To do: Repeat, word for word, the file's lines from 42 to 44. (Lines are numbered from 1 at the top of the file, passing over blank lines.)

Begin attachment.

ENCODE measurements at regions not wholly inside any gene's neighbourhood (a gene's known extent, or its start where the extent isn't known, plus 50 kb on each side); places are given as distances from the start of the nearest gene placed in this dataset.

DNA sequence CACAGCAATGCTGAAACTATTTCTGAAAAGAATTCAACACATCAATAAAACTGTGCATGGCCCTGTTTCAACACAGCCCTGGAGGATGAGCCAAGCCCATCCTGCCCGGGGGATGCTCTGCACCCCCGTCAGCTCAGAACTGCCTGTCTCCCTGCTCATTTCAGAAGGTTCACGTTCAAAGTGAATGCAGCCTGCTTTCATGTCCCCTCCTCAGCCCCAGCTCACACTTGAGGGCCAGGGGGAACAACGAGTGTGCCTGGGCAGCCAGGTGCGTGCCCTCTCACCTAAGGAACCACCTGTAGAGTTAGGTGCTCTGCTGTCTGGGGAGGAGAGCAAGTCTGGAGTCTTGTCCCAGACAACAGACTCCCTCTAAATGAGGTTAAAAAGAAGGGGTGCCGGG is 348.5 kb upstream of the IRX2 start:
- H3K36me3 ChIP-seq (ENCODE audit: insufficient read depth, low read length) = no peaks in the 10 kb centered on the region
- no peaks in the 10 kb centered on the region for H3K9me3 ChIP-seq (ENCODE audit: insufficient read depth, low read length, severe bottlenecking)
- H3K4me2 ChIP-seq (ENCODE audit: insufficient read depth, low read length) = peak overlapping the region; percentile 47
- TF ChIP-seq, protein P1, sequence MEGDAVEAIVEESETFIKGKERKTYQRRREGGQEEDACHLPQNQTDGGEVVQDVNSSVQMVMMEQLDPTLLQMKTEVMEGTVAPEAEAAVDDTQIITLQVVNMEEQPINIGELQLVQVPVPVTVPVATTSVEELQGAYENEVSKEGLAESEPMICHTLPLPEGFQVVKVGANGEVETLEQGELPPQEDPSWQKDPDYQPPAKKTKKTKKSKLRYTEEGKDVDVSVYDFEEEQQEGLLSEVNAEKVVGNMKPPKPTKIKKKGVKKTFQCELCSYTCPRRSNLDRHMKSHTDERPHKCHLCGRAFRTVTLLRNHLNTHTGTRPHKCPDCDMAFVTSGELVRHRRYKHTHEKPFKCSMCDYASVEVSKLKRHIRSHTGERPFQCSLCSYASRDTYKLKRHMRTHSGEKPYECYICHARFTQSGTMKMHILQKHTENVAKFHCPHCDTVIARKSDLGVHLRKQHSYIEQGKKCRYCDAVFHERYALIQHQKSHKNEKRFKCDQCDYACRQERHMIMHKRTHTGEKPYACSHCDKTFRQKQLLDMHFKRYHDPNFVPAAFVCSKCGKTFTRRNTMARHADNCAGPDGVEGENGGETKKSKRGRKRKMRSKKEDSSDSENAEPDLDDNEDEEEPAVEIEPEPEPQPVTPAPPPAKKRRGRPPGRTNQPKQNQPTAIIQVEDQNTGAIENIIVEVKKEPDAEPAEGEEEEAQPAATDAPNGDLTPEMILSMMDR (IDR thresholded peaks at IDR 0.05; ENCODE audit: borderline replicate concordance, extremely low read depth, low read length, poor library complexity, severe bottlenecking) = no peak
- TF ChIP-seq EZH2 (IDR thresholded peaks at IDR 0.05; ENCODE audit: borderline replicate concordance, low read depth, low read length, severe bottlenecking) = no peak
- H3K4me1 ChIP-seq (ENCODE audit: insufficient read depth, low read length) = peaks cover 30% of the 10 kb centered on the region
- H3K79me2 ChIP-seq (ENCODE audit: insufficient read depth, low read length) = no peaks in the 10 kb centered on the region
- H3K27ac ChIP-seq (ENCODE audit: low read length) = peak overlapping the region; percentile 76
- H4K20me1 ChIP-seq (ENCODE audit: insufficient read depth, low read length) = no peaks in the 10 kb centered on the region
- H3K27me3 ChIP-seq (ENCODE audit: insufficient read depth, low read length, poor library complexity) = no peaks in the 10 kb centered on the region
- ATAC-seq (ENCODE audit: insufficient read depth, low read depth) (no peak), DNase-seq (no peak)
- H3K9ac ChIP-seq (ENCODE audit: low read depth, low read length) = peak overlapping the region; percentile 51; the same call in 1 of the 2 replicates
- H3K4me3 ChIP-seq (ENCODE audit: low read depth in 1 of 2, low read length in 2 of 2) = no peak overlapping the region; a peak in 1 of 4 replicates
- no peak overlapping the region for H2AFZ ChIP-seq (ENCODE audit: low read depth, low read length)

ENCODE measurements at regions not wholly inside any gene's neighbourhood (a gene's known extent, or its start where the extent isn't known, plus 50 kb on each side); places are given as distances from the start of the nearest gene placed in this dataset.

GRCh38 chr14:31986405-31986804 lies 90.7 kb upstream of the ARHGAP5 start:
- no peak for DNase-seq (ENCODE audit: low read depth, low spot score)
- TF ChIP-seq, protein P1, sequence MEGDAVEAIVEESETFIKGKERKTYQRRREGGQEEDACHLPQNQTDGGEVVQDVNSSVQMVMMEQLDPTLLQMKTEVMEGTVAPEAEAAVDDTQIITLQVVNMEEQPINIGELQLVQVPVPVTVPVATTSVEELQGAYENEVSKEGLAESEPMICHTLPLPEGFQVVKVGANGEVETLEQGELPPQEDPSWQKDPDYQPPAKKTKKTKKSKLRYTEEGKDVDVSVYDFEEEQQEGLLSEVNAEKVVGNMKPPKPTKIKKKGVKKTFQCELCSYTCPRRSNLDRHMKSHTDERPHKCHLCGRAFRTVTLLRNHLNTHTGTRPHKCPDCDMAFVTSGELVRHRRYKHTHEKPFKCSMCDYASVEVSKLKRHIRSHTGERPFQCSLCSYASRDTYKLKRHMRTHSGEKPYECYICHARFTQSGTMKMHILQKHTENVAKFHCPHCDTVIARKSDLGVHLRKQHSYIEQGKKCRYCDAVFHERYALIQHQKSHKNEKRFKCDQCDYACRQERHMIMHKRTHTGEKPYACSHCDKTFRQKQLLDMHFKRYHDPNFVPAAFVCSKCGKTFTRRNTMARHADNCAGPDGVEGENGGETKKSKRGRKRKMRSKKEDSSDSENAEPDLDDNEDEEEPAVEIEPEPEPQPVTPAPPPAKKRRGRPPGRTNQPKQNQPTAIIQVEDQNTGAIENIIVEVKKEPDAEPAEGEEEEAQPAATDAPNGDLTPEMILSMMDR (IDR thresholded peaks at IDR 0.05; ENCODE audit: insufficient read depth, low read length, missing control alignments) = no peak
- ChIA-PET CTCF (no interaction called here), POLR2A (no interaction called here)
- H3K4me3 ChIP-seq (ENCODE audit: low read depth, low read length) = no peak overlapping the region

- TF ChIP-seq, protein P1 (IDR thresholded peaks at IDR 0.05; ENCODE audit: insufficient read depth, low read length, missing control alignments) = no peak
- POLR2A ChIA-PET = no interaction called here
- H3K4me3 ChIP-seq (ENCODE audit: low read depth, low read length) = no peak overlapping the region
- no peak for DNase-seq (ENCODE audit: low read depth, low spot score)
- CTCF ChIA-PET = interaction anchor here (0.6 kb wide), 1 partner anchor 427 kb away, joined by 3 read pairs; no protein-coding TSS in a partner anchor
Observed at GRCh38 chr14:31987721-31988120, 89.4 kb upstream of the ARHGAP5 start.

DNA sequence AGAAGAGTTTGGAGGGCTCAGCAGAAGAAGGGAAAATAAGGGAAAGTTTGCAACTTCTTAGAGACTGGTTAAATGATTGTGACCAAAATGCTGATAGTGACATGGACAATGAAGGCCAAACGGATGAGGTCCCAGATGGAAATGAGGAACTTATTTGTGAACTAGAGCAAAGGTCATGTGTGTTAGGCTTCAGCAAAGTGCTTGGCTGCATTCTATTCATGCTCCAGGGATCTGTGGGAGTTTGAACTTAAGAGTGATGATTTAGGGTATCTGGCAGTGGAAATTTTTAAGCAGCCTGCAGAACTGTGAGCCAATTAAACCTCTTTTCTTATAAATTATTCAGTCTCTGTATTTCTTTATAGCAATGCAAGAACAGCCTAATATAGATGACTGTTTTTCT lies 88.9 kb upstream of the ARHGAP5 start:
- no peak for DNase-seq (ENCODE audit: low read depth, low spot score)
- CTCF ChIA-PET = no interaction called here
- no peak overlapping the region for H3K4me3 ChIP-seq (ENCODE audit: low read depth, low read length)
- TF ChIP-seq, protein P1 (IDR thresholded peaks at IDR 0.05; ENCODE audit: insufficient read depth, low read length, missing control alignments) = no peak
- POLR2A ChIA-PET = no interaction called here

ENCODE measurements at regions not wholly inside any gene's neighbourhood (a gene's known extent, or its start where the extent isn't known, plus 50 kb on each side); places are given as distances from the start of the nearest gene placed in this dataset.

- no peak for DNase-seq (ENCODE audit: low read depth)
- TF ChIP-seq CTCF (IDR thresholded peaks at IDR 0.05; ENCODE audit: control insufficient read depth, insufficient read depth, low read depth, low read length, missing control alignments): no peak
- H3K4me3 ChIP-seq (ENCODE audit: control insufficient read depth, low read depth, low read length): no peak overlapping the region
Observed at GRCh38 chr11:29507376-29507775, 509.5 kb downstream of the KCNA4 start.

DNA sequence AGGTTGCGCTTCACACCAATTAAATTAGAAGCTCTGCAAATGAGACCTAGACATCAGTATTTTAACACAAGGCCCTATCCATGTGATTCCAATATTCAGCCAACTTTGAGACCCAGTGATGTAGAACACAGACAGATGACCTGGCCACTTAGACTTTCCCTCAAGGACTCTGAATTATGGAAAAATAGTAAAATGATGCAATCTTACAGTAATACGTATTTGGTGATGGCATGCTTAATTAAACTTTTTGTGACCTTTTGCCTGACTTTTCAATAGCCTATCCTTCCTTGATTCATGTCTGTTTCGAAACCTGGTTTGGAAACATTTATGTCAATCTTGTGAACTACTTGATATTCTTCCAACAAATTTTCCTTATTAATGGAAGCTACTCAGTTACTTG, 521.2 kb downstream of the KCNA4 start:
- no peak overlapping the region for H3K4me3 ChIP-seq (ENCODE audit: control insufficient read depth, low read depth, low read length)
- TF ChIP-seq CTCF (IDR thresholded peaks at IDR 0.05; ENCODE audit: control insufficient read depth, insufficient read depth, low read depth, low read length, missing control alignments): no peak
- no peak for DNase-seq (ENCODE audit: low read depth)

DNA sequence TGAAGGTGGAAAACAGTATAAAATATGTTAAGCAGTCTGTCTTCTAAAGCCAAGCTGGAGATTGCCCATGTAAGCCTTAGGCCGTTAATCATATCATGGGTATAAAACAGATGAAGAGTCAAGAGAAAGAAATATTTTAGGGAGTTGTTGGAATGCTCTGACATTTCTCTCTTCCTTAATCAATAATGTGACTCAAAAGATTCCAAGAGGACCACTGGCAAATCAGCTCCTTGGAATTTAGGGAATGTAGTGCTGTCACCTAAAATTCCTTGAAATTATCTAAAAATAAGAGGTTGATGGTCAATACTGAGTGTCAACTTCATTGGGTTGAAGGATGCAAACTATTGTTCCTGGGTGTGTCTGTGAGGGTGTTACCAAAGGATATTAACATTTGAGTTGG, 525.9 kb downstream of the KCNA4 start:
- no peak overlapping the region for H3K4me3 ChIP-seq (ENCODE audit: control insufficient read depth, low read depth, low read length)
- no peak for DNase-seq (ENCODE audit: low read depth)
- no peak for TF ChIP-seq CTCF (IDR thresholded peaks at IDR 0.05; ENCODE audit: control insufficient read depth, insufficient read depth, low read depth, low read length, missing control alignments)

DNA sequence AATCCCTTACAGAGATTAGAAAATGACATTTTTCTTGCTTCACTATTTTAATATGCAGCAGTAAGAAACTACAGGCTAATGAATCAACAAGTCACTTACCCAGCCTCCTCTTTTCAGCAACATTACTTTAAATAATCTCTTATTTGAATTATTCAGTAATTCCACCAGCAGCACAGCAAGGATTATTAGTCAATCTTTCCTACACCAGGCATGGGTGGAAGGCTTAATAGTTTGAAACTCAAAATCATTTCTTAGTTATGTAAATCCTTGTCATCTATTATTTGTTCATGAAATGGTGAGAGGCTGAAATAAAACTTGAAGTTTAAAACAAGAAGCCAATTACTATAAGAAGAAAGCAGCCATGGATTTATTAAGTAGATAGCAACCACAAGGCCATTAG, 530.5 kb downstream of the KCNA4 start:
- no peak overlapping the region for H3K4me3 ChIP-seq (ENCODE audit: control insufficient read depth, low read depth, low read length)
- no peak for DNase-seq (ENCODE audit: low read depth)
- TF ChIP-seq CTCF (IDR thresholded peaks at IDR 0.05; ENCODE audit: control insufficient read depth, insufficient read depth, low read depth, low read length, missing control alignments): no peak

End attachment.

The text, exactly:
- TF ChIP-seq CTCF (IDR thresholded peaks at IDR 0.05; ENCODE audit: control insufficient read depth, insufficient read depth, low read depth, low read length, missing control alignments): no peak
- no peak for DNase-seq (ENCODE audit: low read depth)

DNA sequence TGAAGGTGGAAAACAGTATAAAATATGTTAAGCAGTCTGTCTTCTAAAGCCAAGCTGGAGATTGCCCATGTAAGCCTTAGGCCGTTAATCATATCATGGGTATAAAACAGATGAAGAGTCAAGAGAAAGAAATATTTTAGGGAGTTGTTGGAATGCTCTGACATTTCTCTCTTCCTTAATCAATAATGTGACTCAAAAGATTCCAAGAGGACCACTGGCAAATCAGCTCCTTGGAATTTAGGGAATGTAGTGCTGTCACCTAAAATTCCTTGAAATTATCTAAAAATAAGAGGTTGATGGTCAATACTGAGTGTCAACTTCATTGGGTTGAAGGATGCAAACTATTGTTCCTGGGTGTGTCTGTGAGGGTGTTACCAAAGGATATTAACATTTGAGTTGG, 525.9 kb downstream of the KCNA4 start: